Two things to be said about this. Violence is a consistent part of these extremists' strategy. And any ideological distinction between left/right is per se misguiding.
Instead, I always use the liberty matrix where radikal marxist-leninist leftists/fascists automatically are defined in the lower south-east corner (strong government control of both the personal and the economical freedom) : Indeed they have more things that unite them than things that don't.

Thursday, October 19, 2006


Hypocrisy Explained

In my previous post I throw all few punches at the leftist Political Science professor (aren't they all?...) from Gothenburg University - Ulf Bjereld. In a bizarre twist of allegations turned awry against the accuser, Bjereld lashes out against a government that is found doing exactly what his beloved Social Democrats have done before. Yes, there is a word for that, dear professor Bjereld.
And I believe it's spelled hypocrisy.


Backing against the extremists

The recent TV4 debate where I argued against the Communist-Revolutionary party's use of violence as political means to their ideological ends has been recognized in the media. Kent Hansson in Kvällsposten gives me support in yesterday's edition. At the same time, the gap within the leftist community is very clarifying - between the socialists who defends the use of violence and the ones who argue against it.

(Note: The debate over political violence on TV4 was on whether the attack by left wing extremists against a meeting of Swedish Democrats - a socially progressive, etno-centrist party - could be justified or not. It soon turned into a general debate on the freedom of speech and the freedom of assembly. As the debate clearly showed, Stalinist left-wingers really don't care very much for these liberties...)

Wednesday, October 18, 2006


Habeas Corpus - R.I.P.

The Military Commissions Act was signed by President Bush yesterday. Another sad day for liberty... Following the Patriot Act this is the worst thing that could happen to the US right now. However, it is easy to see how it came about. Anyone in Congress who refused to back either of the bills would instantly be branded as a non-patriot. And so, following the slippery slope, here we are. At a time where the US will use its force against individuals without giving them the right to protection under the writ of habeas corpus.
If I was still doing constitutional research I would throw myself over the 5th amendment and pushi for an argument that automatically makes the MCA impossible due to the constitutional constraints. But in this case it is hard to say there will ever be a constitutional limit just because government authorities are given full control of how to implement these far-reaching attacks against individuals (suspected terrorists or what-have-you).

I wouldn't normally link to a lenghty statement like this one, but Feingold's statement on the Senate floor is to the point. So sad that his words didn't make the majority change its mind. I guess the Bush backers lack every form of understanding of concepts like due process and equality under the law.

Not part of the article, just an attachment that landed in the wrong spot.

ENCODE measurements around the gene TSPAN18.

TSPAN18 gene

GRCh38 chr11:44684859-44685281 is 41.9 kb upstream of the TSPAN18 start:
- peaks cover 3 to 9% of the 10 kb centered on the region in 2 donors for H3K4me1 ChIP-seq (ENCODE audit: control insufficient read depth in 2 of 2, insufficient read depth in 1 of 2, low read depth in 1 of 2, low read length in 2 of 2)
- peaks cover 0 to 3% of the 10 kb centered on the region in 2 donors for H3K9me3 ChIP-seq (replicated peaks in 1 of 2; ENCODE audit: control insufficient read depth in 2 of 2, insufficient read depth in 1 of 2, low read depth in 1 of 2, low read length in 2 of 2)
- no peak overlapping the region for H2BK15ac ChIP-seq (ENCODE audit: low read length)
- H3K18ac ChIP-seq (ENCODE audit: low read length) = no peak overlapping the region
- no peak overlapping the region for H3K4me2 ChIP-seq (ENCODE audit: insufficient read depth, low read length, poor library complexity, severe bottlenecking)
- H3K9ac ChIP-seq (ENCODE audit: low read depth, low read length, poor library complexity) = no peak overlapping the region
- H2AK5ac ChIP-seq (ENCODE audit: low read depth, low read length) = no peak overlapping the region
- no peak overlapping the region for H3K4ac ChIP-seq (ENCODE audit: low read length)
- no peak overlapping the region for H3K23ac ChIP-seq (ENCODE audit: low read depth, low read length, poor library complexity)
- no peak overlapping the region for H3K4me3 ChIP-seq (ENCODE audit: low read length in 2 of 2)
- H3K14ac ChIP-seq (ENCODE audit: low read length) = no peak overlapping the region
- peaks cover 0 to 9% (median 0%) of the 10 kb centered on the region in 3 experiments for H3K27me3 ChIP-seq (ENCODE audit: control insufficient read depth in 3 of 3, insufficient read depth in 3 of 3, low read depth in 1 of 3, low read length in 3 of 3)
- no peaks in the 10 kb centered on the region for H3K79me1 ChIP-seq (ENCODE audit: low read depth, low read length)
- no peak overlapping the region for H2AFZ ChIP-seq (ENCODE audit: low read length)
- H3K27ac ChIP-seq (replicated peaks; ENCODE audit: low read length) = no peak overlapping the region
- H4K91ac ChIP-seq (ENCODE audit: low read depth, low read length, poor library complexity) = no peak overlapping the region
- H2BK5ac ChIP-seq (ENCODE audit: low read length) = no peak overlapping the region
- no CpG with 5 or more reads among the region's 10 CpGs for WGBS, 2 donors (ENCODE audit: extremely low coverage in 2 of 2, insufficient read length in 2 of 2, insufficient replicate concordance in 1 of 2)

Don'ts in Political Sweden

After yet another cabinet member's resignation this Monday Swedish tabloid Aftonbladet publish a survey on what Swedes think about different "indescretions".

The figures are quite interesting! According to Swedes, it is OK to be a cabinet member if you've been arrested for speeding (73 %), caught having extramarital affairs (61%), tried drugs (51%)! On the other side of the table, very few Swedes think you're fit to be a politician if you've been convicted of sexual harassment, not payed your tv license (30%) or found guilty of tax crimes (6.5%).

Also - about Stegö-Chilo

I've been very critical of former minister Stegö-Chilo's crisis management. Especially since she's a former journalist. She did so many things wrong during the stormy week when scandals seemed to pop up everywhere. Now it seems, according to this article, that the only thing she did wrong was to follow PM Reinfeldt's lead and allow herself to be silenced by him.

Tuesday, October 17, 2006


One family - One country

One family has ruled Sweden's economy since the dawn of the industrial era. This might also explain why Sweden has been such an odd case, financially speaking - almost like a banana republic in many ways.

Saturday, October 14, 2006


It's the hypocrisy, stupid!

The Swedish pack-hunt scandal over the cabinet members who haven't paid their TV license fee is still moving. (Yes, they tax tv sets in Sweden - and this in the OECD country with the highest taxes already!)
(Here is a quick intro for the foreign visitors who are not up-to-date with the story.)

Now, a Swedish professor in Political Science - Ulf Bjereld (a former member of the Swedish "Communist Marxist-Leninist Revolutionary Party" and nowadays a "reformed" member of the Swedish Labor Party) has vehemently attacked the cabinet members over their supposed hypocrisy. In national newspapers and in his recent blog posts ("It's the hypocrisy that angors", in Swedish) he practises mudslinging on the highest level by trying to depict them as political villains, petty-thieves only interested in getting away with tax evasion and lowering taxes for their own benefit at the same time.
But the shit has certainly hit the fan, and ... blown it back in his face. We can think what we want about the license fee and taxes. Bjereld apparently favors high taxation. I don't. We certainly come from very different ideological backgrounds. And that's just fine too. We can debate eachother all we want. But it is sad, downright stupid, when a professor in Pol Sci is getting up on the high piedestal of morals and throws out judgements on a political party he personally opposes. That is simply to play silly politics with science.